Ben Gray concludes his story by noting that from that point on, his fellow employee steadfastly refused to enter the pump rooms of the building. “One time we were told to go down there and fix the pump,” Gray recalls, “and he refused. He said, ‘I will quit if I have to go down there.’ So I had to go get someone else to help me fix the pump.”

Mr. Gray also reports odd instances of electrical devices apparently turning themselves on without the aid of any human agent. “In the basement of the old power house” he explains, “we had a conveyer belt that used to be used to carry coal to the boiler. There was a switch for it on the far wall and I remember you had to press it hard to turn it on.”

“Well, one night I was in that room with the boiler operator and we were the only ones in the building,” he continues. “We were sitting at a table just talking, when suddenly we heard the click of the switch on the far side of the room and the belt turned on. We were shocked but we went over and turned it off again and then we searched that whole area, but we were the only ones there”.

“Later,” Gray remembers with a wry smile, “we were walking out of the building and as we walked to the door, we heard a hum coming from the basement we had just come from. We listened for a minute and realized that it sounded like that conveyer belt had turned itself on again. I asked the other man with me if he wanted to go down and see what was going on, but he said ‘There is no way in hell I’m going back down there!’ I agreed, so we locked up the building and left.”

Voices and the hum of a conveyor belt that should not be on are not the only things Gray has apparently heard while in the precincts of Central State Hospital. He claims other sounds resound through the administration building late at night. “A lot of times, I am in the administration building at night all by myself,” he says. “Many times I have heard what sound like footsteps going up and down the halls. At first I thought they were just the sounds of animals and then I realized that they were animals wearing high heels.”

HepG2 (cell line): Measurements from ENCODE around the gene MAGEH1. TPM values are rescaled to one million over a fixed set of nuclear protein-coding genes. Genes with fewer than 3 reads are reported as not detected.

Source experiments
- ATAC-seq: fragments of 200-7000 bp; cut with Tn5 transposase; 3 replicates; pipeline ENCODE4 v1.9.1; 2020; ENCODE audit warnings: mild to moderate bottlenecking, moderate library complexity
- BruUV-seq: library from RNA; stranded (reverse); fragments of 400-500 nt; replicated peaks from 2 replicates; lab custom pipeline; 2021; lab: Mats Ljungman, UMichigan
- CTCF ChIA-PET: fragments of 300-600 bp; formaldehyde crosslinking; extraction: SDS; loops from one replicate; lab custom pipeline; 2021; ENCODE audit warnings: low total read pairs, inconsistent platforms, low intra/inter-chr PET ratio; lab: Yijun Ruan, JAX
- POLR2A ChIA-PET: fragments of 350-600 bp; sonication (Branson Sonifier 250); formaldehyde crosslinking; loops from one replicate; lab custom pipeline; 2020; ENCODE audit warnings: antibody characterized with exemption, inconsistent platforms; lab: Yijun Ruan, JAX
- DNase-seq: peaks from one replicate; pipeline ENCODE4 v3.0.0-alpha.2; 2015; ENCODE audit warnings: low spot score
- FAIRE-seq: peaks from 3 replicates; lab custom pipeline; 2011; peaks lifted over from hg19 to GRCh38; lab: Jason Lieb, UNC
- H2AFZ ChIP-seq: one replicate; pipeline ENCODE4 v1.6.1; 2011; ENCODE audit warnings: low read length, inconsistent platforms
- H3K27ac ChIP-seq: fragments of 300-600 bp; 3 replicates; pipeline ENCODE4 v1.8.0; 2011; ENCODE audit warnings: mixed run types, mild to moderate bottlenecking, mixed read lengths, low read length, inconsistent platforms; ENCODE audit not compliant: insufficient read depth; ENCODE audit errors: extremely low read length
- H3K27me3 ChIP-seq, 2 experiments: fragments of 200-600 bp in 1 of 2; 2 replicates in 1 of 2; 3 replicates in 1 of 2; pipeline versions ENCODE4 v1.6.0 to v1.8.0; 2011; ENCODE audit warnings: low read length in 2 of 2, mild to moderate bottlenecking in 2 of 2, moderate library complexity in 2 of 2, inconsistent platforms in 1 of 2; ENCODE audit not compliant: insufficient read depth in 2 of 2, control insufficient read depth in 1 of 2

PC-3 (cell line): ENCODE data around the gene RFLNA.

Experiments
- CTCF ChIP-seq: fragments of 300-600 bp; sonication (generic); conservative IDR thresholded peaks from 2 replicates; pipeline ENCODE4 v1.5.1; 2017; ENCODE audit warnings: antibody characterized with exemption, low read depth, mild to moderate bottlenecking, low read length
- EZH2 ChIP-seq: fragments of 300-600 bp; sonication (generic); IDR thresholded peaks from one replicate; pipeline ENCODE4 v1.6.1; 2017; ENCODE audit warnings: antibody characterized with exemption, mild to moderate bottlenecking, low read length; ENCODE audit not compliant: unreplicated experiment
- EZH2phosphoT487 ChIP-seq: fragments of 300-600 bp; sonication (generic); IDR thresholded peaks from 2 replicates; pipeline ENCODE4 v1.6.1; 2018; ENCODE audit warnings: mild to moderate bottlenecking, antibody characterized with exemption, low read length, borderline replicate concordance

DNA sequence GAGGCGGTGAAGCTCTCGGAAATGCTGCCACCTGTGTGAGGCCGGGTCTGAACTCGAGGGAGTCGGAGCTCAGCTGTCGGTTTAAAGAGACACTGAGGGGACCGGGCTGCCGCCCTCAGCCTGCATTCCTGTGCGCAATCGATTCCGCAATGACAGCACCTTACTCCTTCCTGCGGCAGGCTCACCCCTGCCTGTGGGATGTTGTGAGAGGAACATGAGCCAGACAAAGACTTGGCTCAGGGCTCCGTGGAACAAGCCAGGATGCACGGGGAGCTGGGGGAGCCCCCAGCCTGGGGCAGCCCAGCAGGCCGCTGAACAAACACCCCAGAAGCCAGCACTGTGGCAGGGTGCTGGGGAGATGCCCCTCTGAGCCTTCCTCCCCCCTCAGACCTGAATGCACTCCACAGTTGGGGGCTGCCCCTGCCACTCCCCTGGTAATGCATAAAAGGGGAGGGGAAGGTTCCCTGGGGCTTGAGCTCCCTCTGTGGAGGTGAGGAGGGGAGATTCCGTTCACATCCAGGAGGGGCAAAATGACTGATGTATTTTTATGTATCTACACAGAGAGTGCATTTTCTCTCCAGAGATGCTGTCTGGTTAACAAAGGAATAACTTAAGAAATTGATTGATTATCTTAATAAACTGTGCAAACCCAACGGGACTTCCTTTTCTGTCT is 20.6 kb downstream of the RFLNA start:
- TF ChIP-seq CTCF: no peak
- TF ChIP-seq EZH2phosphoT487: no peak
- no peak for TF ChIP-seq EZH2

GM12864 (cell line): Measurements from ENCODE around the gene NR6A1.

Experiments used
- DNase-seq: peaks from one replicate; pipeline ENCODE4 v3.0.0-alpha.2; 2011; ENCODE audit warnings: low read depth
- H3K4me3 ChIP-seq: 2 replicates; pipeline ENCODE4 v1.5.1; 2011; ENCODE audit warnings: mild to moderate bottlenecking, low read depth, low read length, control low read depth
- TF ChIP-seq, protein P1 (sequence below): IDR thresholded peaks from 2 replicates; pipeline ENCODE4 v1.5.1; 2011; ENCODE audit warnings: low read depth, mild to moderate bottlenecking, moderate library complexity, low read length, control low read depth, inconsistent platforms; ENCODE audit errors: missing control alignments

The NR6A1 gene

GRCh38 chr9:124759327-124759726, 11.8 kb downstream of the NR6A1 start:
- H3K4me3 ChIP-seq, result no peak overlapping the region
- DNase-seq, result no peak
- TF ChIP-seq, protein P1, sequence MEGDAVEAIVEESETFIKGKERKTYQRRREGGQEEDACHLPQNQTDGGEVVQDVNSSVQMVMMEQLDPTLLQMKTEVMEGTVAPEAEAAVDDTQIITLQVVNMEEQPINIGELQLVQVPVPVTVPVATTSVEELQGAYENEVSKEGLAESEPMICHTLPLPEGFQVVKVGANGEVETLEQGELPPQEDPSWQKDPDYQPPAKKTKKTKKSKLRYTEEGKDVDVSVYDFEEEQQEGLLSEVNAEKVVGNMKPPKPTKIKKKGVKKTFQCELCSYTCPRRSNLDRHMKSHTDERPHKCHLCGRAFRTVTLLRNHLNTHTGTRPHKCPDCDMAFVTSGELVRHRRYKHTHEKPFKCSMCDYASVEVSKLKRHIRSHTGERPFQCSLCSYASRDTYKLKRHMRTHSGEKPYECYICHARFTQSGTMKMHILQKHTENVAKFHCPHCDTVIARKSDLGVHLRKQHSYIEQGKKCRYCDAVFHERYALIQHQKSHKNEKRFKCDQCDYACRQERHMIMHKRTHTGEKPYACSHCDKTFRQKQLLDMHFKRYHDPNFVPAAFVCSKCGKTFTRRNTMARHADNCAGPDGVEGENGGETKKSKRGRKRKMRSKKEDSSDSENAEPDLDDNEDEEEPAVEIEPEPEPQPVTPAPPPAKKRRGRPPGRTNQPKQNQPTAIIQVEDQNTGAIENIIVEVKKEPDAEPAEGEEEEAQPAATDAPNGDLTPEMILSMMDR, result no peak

One particular instance remains clear in his memory. “I was in the main office in the Administration building, sitting back in a chair with my eyes closed” he recalls, “when I heard the clear sound of footsteps crossing the tile floor of the main lobby. They walked across the lobby and came straight toward to the big sliding window at the front of the office. I thought maybe someone had come into the building unexpectedly so I got up quick and went to the window, but there was no one there.”

“However, as I stood there looking into the empty lobby,” he adds, “I could hear the footsteps walking away from the window into the building. I could trace where the person should have been from the sound of the steps but no one was there at all. I know it all sounds crazy, but let me tell you, there are some pretty strange things that go on here at night.”

Ben Gray is not alone in this supposition. Indeed, while it must be said that many who have and do work around the facility claim no such experiences with the supernatural, in talking with many others, a surprising number of strange stories quickly come to light.

Sandra Torreson* was a psychiatric nurse at Central State for 6hears, from 1986 until its closure in 1994. While she readily states that she is an “agnostic with regard to things ghostly,” still, many of the stories she heard while working at the Hospital and at least one or two of her own experiences, have given her reason to wonder.